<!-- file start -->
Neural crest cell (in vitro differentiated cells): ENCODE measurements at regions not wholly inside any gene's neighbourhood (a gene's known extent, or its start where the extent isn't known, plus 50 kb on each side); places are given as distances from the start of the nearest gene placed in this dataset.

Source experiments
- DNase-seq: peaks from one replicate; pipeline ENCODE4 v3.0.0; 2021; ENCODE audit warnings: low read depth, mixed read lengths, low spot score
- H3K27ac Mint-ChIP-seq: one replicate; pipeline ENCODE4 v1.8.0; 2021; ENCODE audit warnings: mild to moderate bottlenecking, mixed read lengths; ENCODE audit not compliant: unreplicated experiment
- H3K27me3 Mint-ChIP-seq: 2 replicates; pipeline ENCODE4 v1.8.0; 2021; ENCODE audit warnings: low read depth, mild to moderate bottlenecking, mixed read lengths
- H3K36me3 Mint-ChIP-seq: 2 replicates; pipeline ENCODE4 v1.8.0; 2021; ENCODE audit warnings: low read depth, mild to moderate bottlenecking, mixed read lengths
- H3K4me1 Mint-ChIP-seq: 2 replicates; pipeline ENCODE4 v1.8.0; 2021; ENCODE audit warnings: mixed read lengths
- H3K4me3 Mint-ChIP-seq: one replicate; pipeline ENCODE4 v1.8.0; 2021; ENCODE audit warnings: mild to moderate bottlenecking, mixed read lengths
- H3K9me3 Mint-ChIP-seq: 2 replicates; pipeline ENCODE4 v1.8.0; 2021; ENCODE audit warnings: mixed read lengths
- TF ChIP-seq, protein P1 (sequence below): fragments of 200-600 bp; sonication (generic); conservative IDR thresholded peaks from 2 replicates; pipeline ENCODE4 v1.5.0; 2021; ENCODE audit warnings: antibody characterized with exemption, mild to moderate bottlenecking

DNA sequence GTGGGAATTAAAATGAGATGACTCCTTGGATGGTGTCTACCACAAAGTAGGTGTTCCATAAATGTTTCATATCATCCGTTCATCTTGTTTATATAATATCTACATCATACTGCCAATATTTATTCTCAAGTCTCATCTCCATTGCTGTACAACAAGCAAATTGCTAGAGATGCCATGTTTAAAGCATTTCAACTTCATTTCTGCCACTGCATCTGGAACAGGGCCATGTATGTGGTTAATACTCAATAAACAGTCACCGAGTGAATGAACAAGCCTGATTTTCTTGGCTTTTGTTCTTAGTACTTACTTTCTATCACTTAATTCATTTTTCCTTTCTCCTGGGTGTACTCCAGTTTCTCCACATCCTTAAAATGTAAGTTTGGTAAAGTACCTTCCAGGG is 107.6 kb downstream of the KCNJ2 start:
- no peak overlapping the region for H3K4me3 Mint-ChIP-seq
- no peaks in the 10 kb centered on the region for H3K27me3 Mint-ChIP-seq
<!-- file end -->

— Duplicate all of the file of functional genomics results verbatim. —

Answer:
Neural crest cell (in vitro differentiated cells): ENCODE measurements at regions not wholly inside any gene's neighbourhood (a gene's known extent, or its start where the extent isn't known, plus 50 kb on each side); places are given as distances from the start of the nearest gene placed in this dataset.

Source experiments
- DNase-seq: peaks from one replicate; pipeline ENCODE4 v3.0.0; 2021; ENCODE audit warnings: low read depth, mixed read lengths, low spot score
- H3K27ac Mint-ChIP-seq: one replicate; pipeline ENCODE4 v1.8.0; 2021; ENCODE audit warnings: mild to moderate bottlenecking, mixed read lengths; ENCODE audit not compliant: unreplicated experiment
- H3K27me3 Mint-ChIP-seq: 2 replicates; pipeline ENCODE4 v1.8.0; 2021; ENCODE audit warnings: low read depth, mild to moderate bottlenecking, mixed read lengths
- H3K36me3 Mint-ChIP-seq: 2 replicates; pipeline ENCODE4 v1.8.0; 2021; ENCODE audit warnings: low read depth, mild to moderate bottlenecking, mixed read lengths
- H3K4me1 Mint-ChIP-seq: 2 replicates; pipeline ENCODE4 v1.8.0; 2021; ENCODE audit warnings: mixed read lengths
- H3K4me3 Mint-ChIP-seq: one replicate; pipeline ENCODE4 v1.8.0; 2021; ENCODE audit warnings: mild to moderate bottlenecking, mixed read lengths
- H3K9me3 Mint-ChIP-seq: 2 replicates; pipeline ENCODE4 v1.8.0; 2021; ENCODE audit warnings: mixed read lengths
- TF ChIP-seq, protein P1 (sequence below): fragments of 200-600 bp; sonication (generic); conservative IDR thresholded peaks from 2 replicates; pipeline ENCODE4 v1.5.0; 2021; ENCODE audit warnings: antibody characterized with exemption, mild to moderate bottlenecking

DNA sequence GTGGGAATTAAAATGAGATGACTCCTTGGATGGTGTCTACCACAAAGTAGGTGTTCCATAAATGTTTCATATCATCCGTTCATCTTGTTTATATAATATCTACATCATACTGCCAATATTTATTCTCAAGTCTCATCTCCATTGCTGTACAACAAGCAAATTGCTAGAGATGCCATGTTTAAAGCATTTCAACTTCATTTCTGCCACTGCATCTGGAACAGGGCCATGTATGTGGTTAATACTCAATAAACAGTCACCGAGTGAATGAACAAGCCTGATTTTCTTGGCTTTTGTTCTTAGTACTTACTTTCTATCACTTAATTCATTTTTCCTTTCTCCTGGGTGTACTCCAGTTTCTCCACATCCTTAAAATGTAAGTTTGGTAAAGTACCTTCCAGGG is 107.6 kb downstream of the KCNJ2 start:
- no peak overlapping the region for H3K4me3 Mint-ChIP-seq
- no peaks in the 10 kb centered on the region for H3K27me3 Mint-ChIP-seq